The Inquisitive Mind:
How to Inspire Kids to Explore Their Passions
BY DR. NERMEEN DASHOUSH
Many parents told me that we came to the United States so that I could be anything I wanted to be when I grew up— or at least one of the four careers they said existed. I’m forever grateful for the opportunity my parents provided me, but I learned they were way off about the number of possibilities. Ironically, I did select one of those four careers and became a teacher. (My three siblings claimed other careers!)
Now, I’m a professor of early childhood and a mother of two young children. By encouraging kids to explore, and by exposing them to new experiences and ideas, I help children develop a bigger vision of what they can be when they grow up. My goal isn’t to push kids to decide on a career, but rather to guide them to form a better understanding of their skills, choices, strengths, interests, joys, and dreams. As an educator, I’m helping children expand on the possibilities. Parents can do this, too! Here are some ways us grown-ups can guide the kids in our lives by nurturing their interests and skills:
The people they see
I recently went to the pediatrician with my three-year-old daughter. she kept talking about “the lady who told me how tall I was.” That “lady” was a pediatric nurse, but my child didn’t know that because I never told her.
What better way to introduce children to different future paths than in the natural context in which they see them daily in their community? We might fail to do this because these careers have become common knowledge to us as adults, and we forget that children might not know.
As you go about your day, point out the different careers around your child. As you do so, tell your child the specific names of those jobs. Help children begin to understand diversity within professions, giving them opportunities to see their interests reflected within that line of work. For example, children might know about doctors but might not realize there are so lots of types of doctors — they can be delighted to learn about podiatrists, who specialize in feet!
Our daily surroundings can be limited, so draw on other resources (think books, podcasts, and online media) for exposure. The video series “What Will You Become?” on PBS KIDS is devoted to just that. Each episode takes children inside the world of a different professional being interviewed by a young child while highlighting their skills and interests l in ways that are relatable to children. The series does an excellent job of showing professionals from diverse races and genders, giving children a chance to see themselves represented.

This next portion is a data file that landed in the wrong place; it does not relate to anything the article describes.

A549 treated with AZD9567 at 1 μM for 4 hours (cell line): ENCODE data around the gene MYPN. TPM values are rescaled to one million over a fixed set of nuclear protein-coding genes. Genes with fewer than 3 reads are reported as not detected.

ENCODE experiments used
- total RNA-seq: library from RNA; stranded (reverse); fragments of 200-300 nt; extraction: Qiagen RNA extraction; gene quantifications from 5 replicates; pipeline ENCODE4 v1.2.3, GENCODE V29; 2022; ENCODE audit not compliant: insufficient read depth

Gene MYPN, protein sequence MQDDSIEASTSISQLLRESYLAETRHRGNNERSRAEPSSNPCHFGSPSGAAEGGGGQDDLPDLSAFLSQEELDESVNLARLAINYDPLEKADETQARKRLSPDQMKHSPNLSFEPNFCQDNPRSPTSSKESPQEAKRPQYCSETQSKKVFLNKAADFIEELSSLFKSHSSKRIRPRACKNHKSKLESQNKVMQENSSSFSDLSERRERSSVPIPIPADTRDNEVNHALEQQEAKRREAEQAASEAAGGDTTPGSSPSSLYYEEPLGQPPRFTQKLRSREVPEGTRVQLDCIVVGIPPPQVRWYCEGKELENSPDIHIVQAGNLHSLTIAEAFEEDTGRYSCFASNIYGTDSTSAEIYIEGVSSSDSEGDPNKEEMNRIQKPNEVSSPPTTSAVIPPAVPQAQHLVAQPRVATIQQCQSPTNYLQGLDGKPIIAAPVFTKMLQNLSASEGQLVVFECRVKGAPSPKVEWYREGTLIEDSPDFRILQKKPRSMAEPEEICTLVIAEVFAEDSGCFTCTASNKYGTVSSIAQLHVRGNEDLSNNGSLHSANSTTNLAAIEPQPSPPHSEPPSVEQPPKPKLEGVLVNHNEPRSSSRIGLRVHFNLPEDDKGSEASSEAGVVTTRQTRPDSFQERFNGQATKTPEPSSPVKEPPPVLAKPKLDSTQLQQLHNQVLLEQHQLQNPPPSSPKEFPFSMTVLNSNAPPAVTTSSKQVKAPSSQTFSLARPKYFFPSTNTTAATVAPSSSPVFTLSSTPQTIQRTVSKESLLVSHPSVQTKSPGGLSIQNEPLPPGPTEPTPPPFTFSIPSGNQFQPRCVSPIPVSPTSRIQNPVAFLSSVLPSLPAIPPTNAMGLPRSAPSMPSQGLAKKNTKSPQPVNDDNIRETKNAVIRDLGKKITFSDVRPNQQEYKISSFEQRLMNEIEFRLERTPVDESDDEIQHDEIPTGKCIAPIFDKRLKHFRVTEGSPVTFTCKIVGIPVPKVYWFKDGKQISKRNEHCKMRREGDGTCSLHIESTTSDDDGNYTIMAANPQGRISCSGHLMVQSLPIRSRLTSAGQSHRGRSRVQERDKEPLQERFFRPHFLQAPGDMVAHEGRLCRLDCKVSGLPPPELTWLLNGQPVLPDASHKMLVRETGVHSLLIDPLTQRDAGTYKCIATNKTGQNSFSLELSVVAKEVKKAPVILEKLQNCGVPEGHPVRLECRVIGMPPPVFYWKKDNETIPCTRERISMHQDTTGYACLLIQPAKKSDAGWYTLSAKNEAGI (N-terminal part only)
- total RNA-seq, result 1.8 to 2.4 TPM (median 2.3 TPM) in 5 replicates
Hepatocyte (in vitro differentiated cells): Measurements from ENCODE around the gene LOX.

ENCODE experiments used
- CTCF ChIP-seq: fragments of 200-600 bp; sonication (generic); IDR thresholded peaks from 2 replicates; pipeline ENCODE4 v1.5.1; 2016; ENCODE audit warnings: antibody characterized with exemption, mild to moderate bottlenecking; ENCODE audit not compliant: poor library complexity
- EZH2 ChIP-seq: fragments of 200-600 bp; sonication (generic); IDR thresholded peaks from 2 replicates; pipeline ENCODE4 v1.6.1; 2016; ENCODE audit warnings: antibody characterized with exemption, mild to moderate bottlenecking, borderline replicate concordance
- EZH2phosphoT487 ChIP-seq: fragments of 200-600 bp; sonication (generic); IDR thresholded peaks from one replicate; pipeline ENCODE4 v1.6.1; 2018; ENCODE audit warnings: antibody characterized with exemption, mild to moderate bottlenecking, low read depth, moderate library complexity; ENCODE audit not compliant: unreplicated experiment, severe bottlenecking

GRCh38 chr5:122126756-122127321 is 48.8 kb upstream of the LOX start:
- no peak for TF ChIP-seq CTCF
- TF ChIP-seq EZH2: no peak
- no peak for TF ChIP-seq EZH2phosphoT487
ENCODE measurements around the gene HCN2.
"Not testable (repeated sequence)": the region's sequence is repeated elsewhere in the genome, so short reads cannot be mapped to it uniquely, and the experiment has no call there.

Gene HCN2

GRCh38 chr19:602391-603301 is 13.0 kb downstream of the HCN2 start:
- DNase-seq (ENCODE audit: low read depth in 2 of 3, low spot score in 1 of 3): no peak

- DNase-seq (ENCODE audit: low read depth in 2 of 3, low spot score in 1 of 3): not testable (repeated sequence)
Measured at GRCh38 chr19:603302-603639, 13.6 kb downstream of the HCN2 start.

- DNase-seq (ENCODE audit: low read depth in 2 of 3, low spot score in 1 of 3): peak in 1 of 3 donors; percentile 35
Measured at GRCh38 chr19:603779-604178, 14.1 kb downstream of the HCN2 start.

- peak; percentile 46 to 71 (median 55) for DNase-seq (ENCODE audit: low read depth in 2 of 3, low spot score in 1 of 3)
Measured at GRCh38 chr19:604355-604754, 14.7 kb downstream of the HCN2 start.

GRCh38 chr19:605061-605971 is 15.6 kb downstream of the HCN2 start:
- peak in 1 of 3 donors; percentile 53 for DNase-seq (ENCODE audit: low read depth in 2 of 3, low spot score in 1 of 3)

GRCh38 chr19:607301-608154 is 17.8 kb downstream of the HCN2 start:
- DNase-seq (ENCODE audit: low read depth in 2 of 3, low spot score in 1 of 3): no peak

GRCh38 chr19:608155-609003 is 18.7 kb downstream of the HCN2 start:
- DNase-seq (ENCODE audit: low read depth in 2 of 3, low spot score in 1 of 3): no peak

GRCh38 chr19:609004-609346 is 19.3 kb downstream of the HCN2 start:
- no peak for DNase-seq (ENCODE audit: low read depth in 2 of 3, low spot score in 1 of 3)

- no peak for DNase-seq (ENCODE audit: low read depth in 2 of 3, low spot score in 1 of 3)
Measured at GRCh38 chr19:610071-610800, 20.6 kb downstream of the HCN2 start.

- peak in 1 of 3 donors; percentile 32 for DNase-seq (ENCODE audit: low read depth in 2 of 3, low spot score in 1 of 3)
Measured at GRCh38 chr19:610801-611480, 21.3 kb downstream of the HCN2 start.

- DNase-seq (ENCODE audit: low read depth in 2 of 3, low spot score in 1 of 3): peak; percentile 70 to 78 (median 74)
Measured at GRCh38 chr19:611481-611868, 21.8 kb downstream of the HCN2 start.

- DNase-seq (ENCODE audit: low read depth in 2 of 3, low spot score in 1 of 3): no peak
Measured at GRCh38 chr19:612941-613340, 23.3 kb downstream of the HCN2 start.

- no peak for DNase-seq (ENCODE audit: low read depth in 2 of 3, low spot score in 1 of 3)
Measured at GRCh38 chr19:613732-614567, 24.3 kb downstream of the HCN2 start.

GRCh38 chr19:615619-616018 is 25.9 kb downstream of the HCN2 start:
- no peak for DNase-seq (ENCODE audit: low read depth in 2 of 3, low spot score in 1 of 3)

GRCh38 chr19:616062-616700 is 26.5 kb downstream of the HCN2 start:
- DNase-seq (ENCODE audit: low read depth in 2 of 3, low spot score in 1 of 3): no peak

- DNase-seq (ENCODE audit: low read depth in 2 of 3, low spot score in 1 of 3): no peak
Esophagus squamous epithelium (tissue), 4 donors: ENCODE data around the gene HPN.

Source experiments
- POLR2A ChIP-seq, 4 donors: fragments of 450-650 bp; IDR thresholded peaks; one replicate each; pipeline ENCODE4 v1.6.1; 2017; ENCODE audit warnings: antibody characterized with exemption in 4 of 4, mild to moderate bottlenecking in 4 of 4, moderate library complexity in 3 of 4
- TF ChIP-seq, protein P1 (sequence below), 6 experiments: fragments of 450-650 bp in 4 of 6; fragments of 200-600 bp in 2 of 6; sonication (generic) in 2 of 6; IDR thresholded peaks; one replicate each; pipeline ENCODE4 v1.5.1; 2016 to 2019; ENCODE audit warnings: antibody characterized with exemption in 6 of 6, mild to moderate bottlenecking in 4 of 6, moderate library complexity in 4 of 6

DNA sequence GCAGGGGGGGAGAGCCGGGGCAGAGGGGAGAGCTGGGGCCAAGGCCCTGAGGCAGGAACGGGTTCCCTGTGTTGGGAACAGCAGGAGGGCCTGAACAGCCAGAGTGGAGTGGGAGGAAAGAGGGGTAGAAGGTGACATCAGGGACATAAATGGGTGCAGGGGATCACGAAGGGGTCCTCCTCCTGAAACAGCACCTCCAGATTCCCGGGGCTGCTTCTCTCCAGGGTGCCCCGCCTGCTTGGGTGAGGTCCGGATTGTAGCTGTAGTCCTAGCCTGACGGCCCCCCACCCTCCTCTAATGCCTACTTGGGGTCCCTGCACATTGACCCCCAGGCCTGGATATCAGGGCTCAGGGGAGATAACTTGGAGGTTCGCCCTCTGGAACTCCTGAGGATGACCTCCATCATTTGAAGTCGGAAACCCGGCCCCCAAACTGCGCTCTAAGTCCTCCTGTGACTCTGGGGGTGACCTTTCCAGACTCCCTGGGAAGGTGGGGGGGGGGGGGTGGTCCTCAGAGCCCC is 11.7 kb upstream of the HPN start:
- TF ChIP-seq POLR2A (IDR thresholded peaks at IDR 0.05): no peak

I recently watched the series with my daughter, and she loved learning about dog trainers—and I learned a few new professions myself (shout out to fabricators!)
The things they do
To help kids understand future career options, we can show them how their current strengths, skills, and talents align with those careers. When watching “What Will You Become?” my daughter not only learned about dog trainers but also discovered that it’s a career for people who love animals and helping others, something she already likes to do.
It’s important for kids to understand their own unique strengths before beginning to connect to a profession. We can communicate this by the words we use to pump up their many strengths. Provide children with information about their skills and talents by saying more than simple encouragement like “Good job!” and “That’s great!” Instead, use language that reinforces what they’re doing, and you can even point out that professionals utilize those same skills to do their job. This might sound like:
“You’re great at solving problems, just like an engineer.” or “I noticed how well you explained that new game to your brother. That’s a very important part of what teachers do.”
The things they use
I recently put out some goggles, empty water bottles, and food dye and let my children play in the sink (for easy cleanup). As they poured and mixed their concoctions, I heard my little one whisper to herself, “I am a scientist.”
Play is important to every child’s development, including their career identity development.
Children engage in imaginative play to try different roles. Providing various materials can nurture imaginative play and help them expand on the pretend roles they select. There is no need to purchase a fancy 100-piece chemistry kit — it is imaginative play, after all.
Let their imagination do most of the work. Bring hand lenses to a nearby park and let your budding entomologist find those insects. Add some spoons to their sandbox so that they can dig like paleontologists. Pull out some old pillowcases and markers and watch them become fashion designers.
The goal isn’t to expose your child to every career there is or will ever be. If you start fretting about your three-year-old’s resume, remember that career development for young children is not about having them pick their future job (that’s a long way off!). Instead, showing them possibilities while recognizing their strengths and interests will go a long way.